A State Department official has resigned from the agency over the Biden administration’s approach to the ongoing conflict between Israel and Hamas, the official announced on LinkedIn Wednesday.
Josh Paul, who claimed to have over 11 years of experience in the Bureau of Political-Military Affairs, announced his resignation on LinkedIn, citing “a policy disagreement concerning our continued lethal assistance to Israel” as the reason for his resignation.
“Let me be clear,” Paul wrote. “Hamas’ attack on Israel was not just a monstrosity; it was a monstrosity of monstrosities. I also believe that potential escalations by Iran-linked groups such as Hezbollah, or by Iran itself, would be a further cynical exploitation of the existing tragedy. But I believe to the core of my soul that the response Israel is taking, and with it the American support both for that response, and for the status quo of the occupation, will only lead to more and deeper suffering for both the Israeli and the Palestinian people – and is not in the long term American interest.”
“This Administration’s response – and much of Congress’ as well – is an impulsive reaction built on confirmation bias, political convenience, intellectual bankruptcy, and bureaucratic inertia,” Paul adds. “That is to say, it is immensely disappointing, and entirely unsurprising. Decades of the same approach have shown that security for peace leads to neither security, nor to peace. The fact is, blind support for one side is destructive in the long term to the interests of the people on both sides.”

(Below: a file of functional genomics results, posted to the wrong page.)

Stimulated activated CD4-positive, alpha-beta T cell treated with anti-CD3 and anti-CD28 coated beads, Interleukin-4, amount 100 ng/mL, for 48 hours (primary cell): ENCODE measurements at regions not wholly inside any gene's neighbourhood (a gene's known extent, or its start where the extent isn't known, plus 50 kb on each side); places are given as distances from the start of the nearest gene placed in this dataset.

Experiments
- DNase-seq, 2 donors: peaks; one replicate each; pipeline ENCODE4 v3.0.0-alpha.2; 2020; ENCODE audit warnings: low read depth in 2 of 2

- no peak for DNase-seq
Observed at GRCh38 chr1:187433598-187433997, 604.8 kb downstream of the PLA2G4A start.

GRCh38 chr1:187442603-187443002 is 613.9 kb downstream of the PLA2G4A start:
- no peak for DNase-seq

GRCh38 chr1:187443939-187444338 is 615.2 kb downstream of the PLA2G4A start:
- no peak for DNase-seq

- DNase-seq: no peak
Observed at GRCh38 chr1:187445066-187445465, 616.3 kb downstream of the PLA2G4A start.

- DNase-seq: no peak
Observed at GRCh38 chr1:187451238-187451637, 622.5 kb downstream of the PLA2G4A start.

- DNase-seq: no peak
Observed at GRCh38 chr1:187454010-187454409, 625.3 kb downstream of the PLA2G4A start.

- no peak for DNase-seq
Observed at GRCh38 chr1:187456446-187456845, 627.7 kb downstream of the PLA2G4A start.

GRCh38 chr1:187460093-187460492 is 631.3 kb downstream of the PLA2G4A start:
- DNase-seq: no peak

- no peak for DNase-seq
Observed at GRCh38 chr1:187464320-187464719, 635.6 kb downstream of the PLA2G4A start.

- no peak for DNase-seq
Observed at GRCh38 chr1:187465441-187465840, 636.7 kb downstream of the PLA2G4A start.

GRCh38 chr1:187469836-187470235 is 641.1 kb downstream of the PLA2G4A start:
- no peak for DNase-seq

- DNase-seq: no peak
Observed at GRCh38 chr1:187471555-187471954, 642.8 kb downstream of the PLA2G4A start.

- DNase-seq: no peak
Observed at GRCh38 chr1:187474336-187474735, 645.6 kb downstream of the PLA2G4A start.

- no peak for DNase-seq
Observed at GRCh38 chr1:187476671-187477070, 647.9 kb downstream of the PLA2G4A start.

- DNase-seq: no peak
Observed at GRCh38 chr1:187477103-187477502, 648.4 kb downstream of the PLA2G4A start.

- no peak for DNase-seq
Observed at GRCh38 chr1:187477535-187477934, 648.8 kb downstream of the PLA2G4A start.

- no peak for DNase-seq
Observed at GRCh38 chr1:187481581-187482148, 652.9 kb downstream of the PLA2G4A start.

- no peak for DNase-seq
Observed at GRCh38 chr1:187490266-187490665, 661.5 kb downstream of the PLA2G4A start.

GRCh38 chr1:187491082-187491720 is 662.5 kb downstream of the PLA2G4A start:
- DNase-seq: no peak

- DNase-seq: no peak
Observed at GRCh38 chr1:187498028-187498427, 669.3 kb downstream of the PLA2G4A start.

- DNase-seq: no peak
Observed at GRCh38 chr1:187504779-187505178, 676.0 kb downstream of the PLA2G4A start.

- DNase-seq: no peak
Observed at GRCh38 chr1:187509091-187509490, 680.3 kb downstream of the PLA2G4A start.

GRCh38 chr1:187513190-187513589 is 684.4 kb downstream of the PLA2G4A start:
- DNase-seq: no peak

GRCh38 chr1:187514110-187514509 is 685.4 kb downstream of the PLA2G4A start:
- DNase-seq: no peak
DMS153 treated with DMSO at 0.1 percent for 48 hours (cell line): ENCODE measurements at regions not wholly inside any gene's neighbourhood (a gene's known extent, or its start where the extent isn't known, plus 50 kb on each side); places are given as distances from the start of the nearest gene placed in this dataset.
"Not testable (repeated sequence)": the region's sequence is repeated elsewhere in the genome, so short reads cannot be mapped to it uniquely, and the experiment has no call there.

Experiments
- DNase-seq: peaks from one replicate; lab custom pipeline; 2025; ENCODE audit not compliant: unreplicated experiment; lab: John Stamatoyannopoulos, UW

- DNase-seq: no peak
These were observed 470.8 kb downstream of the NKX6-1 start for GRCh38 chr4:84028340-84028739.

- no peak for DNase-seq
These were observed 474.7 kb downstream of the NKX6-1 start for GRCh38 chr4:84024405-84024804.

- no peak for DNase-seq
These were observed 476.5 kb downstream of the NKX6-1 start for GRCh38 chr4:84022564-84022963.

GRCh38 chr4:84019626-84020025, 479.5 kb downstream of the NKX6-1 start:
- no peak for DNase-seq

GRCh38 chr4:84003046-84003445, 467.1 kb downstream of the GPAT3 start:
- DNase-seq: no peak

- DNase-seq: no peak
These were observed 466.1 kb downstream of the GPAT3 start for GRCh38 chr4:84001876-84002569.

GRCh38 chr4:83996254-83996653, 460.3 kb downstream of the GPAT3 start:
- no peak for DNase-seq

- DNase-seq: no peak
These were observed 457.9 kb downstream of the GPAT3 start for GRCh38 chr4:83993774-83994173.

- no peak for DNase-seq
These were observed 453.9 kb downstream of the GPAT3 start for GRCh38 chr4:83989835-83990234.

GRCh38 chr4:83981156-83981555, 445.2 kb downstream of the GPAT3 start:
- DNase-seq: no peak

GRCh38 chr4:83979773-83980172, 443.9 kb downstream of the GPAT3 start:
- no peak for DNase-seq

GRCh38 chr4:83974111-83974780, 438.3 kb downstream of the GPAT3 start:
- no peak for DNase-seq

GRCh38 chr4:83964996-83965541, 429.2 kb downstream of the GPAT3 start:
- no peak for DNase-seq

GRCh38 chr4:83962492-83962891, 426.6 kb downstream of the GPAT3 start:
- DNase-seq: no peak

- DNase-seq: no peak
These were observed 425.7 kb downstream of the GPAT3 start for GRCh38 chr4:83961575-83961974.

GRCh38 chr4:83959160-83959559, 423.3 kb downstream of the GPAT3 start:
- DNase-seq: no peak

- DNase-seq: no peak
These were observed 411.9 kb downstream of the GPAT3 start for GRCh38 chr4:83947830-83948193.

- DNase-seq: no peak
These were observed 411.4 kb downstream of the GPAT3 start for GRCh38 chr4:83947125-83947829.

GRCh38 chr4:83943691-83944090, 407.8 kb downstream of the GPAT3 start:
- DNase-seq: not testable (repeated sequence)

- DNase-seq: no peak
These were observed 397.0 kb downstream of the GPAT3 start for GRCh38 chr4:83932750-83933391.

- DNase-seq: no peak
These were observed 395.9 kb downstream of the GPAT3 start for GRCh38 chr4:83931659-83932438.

Paul stated that he is unable to endorse a set of policy choices that he sees as “shortsighted, destructive, unjust, and contradictory to the very values that we publicly espouse,” including the shipping over of weapons.
The former State Department official claimed in an interview with The New York Times that while the US supports Israel, the country has cut off Gaza’s access to food, water, medical care, and electricity, demonstrating the failure of the legal barriers meant to prevent American weapons from falling into the hands of human rights violators.
“There’s a moment where you can say, OK, well, you know, it’s out of my hands, but I know Congress is going to push back,” he told the Times. “But in this instance, there isn’t any significant pushback likely from Congress, there isn’t any other oversight mechanism, there isn’t any other forum for debate, and that’s part of what got into my decision making.”
When asked about personnel problems, a State Department spokesman told CNN that the department does not comment on them.